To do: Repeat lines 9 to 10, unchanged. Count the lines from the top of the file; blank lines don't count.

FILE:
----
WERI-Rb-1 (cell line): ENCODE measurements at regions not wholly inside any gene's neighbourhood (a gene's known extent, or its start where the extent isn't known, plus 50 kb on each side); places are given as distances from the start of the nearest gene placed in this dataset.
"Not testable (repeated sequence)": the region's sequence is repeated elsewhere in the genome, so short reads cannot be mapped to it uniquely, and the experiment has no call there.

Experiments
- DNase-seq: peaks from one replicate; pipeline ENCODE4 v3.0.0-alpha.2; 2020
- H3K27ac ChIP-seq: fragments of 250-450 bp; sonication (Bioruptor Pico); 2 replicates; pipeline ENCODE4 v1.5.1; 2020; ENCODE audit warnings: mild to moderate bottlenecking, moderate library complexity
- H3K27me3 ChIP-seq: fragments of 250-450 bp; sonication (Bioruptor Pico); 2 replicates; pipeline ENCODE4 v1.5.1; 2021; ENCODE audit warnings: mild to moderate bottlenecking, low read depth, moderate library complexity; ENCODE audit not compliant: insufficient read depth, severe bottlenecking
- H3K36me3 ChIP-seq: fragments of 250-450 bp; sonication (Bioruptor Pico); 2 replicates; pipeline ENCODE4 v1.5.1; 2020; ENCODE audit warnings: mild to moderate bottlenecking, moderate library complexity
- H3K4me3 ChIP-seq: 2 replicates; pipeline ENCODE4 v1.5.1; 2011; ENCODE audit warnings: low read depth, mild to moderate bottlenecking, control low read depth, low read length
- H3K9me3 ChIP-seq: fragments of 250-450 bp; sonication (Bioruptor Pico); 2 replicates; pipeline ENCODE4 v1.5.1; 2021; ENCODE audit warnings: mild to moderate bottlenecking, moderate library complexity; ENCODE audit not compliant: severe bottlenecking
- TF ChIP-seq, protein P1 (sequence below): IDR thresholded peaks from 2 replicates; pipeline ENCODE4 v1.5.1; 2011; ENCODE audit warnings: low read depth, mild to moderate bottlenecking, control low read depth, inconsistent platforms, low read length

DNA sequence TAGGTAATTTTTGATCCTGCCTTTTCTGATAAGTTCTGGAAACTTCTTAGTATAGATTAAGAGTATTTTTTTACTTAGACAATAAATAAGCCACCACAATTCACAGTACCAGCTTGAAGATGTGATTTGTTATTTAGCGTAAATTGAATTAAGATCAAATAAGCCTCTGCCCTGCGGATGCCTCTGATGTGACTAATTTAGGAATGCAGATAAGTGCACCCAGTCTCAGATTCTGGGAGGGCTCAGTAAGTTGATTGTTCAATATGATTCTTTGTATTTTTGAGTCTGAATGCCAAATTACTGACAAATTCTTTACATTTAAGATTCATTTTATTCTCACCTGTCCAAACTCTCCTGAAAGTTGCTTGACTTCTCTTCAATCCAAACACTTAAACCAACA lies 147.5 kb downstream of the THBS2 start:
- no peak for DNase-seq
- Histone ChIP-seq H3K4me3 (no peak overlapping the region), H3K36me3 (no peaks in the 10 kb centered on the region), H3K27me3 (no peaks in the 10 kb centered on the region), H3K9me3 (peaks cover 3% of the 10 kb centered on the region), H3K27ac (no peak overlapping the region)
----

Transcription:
- H3K9me3 ChIP-seq: fragments of 250-450 bp; sonication (Bioruptor Pico); 2 replicates; pipeline ENCODE4 v1.5.1; 2021; ENCODE audit warnings: mild to moderate bottlenecking, moderate library complexity; ENCODE audit not compliant: severe bottlenecking
- TF ChIP-seq, protein P1 (sequence below): IDR thresholded peaks from 2 replicates; pipeline ENCODE4 v1.5.1; 2011; ENCODE audit warnings: low read depth, mild to moderate bottlenecking, control low read depth, inconsistent platforms, low read length